I wanted to replace my closet doors with something that fits more closely with the furniture I build and the renovations I've been doing on my house. I've always hated bypass doors on closets - they make a closet seem dark and cramped, they're a pain to use, and it always seems that what you want to get to is on the side where the doors currently are - so there's lots of sliding, fumbling, cussing, etc, etc. I wanted some closet doors that were light, airy, and allowed full-access to the whole closet at one time - so I settled on bi-fold doors. Now, I know what you're saying "Bi-fold doors!? Are you kidding?" - to which I'd say, "Read on" - but first some disclaimers:
Because each installation is fairly unique (your closets aren't going to be exactly the same size as mine) I won't be giving a detailed set of plans. I'm assuming (dangerous, I know) that you have some modicum of woodworking skill before tackling a project like this. Although it IS a fairly simple project, it does require some precision.
You do not need to have a shop full of tools to build something like this, however, you will need to make up for whatever tools you lack (like a jointer and planer) with outstanding hand-tool skills, or, a trip to a cabinet shop where they can dimension the lumber for you.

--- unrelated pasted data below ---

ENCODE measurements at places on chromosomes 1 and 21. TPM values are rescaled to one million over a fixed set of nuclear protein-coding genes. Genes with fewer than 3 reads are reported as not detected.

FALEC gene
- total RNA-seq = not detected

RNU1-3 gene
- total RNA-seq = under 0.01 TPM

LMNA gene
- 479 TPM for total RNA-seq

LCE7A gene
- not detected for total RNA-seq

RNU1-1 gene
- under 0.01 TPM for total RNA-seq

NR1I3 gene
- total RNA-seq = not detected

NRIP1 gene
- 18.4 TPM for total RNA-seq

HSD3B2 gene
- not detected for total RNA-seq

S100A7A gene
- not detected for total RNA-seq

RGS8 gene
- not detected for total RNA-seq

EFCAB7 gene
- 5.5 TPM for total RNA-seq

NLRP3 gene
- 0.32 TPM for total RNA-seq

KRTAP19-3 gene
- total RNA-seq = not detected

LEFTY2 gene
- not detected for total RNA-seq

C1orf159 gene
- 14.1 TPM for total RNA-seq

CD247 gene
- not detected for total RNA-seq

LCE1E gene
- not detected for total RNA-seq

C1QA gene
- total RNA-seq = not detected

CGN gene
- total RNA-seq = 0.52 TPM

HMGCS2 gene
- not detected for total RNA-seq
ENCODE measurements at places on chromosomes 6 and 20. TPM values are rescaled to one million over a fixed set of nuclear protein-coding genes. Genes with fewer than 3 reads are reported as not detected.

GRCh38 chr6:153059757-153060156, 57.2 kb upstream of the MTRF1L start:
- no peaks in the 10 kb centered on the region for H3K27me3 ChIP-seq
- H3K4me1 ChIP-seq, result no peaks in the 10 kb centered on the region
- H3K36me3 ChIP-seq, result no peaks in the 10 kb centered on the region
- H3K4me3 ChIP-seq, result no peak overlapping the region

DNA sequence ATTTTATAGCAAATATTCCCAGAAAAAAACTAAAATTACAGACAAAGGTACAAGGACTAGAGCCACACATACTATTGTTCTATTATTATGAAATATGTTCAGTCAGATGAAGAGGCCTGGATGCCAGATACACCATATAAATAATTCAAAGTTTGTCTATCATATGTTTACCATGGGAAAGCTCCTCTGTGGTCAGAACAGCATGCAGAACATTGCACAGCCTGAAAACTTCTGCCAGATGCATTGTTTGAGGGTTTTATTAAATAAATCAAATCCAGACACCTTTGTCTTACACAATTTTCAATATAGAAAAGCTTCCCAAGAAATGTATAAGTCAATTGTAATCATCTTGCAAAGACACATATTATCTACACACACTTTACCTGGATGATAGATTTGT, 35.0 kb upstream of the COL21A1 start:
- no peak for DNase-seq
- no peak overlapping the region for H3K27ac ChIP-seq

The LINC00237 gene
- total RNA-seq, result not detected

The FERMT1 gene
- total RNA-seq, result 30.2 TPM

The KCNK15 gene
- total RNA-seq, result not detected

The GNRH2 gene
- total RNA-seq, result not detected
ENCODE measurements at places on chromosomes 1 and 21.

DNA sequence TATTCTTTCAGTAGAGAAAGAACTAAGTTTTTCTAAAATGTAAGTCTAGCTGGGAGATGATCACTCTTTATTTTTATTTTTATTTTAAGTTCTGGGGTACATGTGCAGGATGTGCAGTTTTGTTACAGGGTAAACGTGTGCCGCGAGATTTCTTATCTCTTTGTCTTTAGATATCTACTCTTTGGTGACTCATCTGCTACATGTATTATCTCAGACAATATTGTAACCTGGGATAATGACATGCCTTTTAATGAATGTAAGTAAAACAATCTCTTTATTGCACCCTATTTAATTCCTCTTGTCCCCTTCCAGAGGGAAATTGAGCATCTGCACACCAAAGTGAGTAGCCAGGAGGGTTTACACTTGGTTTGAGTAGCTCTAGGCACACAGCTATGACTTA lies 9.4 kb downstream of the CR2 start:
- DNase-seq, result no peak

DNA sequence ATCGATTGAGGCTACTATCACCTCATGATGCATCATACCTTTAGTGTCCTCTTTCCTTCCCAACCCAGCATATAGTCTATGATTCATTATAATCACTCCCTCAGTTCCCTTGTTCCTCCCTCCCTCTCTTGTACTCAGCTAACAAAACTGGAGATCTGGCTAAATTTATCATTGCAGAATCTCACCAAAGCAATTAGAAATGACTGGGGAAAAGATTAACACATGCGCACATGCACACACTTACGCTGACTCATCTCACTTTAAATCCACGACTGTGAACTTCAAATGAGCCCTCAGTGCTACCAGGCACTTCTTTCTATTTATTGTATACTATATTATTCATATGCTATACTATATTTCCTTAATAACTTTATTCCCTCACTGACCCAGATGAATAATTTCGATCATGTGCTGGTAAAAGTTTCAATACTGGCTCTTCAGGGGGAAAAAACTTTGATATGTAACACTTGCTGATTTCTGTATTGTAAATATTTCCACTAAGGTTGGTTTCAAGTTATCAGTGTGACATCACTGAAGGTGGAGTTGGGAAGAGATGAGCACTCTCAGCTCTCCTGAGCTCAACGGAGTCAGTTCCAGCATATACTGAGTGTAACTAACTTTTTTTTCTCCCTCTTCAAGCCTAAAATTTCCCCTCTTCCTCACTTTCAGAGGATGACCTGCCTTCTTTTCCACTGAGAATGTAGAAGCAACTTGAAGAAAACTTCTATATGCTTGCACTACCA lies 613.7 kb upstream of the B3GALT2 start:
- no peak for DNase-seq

For those who are familiar with traditional Shoji design, construction, and installation, you will see that I used a lot of ... uh... "alternate methods" which work - but aren't exactly "traditional" - I hope the Shoji Gods forgive me :) I recommend Jay Van Arsdale's book "Shoji: How to Design, Build, and Install Japanese Screens" to anyone interested in traditional construction and installation.
Finally, the project cost about $400 total - that's for the wood, shoji paper, finishing materials, and quality hardware - not exactly cheap, but also nowhere near what these would cost if you had them made.
Step 1: What I started with... yummy
It all began when I started to renovate my master bedroom. I know, I know - who would want to get rid of these beauties!? Vinyl-covered press-board was all the rage in tract homes in the 70's.....
These doors were pretty beat up and bowed, and they were definitely hard to live with. I salvaged the press-board to make router templates and the aluminum and steel in the frames to keep on hand for reinforcements on other projects. Yes, I'm a packrat.